Each week, we bring you a roundup of some of the biggest stories making headlines around the world.
Here are nine things that happened last week that you should know about (in no particular order):
Cuban revolutionary leader Fidel Castro died on November 24 at age 90. Castro, built Cuba’s communist state and battled with the US for nearly five decades over his political regime. Known as a divisive figure, Castro was respected in many parts of the world for being a champion of socialism, while many accused him of brutally suppressing those in opposition to his regime.
Since 2006, Castro suffered from extremely poor health and two years later he officially ceded power to his younger brother Raul, who announced his death on Friday. Castro’s passing has received a mix of tribute and condemnation from across the world.
The Philippines’ police chief Ronald dela Rosa fought back tears and promised to stand by President Rodrigo Duterte at a Senate inquiry on November 23. Dela Rosa, who often goes by “Bato” (Rock), responded to several hours of testimony from Kerwin Espinosa, a confessed drug dealer and son of a mayor who was killed by police while in prison. Dela Rosa responded to the testimony by committing to fix the country’s police system.
“I’m not superman, I’m an ordinary policeman,” he said. “But I’ll do my best to clean the police force even if it will cost my life. We will survive this,” he said.
Over 70 people were killed, most of them Iranian Shi’ite pilgrims, by a suicide bombing near the Iraqi city of Hilla on November 24. The Islamic State (IS) claimed responsibility for the attack. The pilgrims were travelling back to Iran from the Iraqi Shi’ite holy city of Kerbala. They stopped at a gas station that had a restaurant for a break during the journey. Five buses filled with pilgrims were torched by the blast from a truck filled with explosives, according to police officials.
Colombian President Juan Manuel Santos and FARC leader Rodrigo Londoño signed a peace deal on November 24 to end Latin America’s longest war for the second time this year. In October, Colombian voters rejected the first version of the peace deal in a referendum. The new peace deal will go to Congress for approval.
— ElephantActionLeague (@ElephantLeague) November 26, 2016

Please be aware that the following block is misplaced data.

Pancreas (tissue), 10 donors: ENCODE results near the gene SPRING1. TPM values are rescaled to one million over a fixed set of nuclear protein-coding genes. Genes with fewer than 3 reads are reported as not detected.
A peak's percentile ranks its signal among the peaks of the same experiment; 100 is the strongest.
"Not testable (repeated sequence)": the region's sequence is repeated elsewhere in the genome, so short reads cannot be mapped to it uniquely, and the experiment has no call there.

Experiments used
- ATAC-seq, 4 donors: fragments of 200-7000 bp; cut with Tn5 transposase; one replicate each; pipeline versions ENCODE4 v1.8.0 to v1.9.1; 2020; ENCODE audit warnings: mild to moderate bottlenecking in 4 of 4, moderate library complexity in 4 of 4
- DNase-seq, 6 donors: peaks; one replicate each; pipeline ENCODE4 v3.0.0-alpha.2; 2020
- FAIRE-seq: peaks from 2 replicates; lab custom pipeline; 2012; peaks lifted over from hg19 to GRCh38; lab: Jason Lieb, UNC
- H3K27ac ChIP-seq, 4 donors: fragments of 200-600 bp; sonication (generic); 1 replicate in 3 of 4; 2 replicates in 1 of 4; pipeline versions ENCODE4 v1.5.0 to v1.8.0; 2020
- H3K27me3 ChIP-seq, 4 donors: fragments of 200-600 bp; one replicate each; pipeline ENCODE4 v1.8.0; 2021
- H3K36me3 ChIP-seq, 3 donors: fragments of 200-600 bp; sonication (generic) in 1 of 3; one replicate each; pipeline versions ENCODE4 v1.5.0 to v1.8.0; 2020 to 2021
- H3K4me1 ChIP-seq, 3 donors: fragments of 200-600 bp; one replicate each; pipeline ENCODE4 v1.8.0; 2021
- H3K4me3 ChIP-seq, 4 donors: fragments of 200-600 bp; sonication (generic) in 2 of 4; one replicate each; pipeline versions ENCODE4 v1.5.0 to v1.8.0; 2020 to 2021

Authorities in Vietnam have seized 619 kilograms (1,362 pounds) of ivory smuggled into the country from Africa. The ivory was discovered on November 24 at the Cat Lai port in the southern commercial hub of Ho Chi Minh City. The smugglers disguised the ivory by packing it in wax and using wooden nails to avoid x-ray checks.
Chinese authorities detained 13 people over a deadly construction zone scaffolding collapse at a power plant that left 74 workers dead. The workers were constructing the interior wall of a massive 70 m tower when the scaffolding collapsed on them on November 24. In a statement, China’s committee of the State Council, said that hasty construction and mismanagement played a large role in the disaster.
Hillary Clinton’s campaign will be participating in a vote recount in Wisconsin led by Green party candidate Jill Stein. Wisconsin’s election board approved the recount on November 25. President-elect Donald Trump called the effort “ridiculous,” adding that it is a scam by the Green Party for an election that has already been conceded.”
Syria’s White Helmets civil defence volunteers apologized for making an “error in judgement” after they recorded a #MannequinChallenge video in order to draw attention to the crisis in Aleppo. The video was created by the Revolutionary Forces of Syria (RFS), an opposition media group, who have since apologized for filming their take on the social media craze.
“This video and the related posts were recorded by RFS media with Syria Civil Defence volunteers, who hoped to create a connection between the horror of Syria and the outside world using the viral ‘Mannequin challenge.’ This was an error of judgment, and we apologize on behalf of the volunteers involved,” they said in a statement.
A powerful 6.9 magnitude earthquake rocked Japan on November 22. There were no reports of deaths or serious injuries but it did generate a small tsunami off the coast of the Fukushima region. A wave of 1.4 meters was recorded off the coast of Sendai (70 km from Fukushima).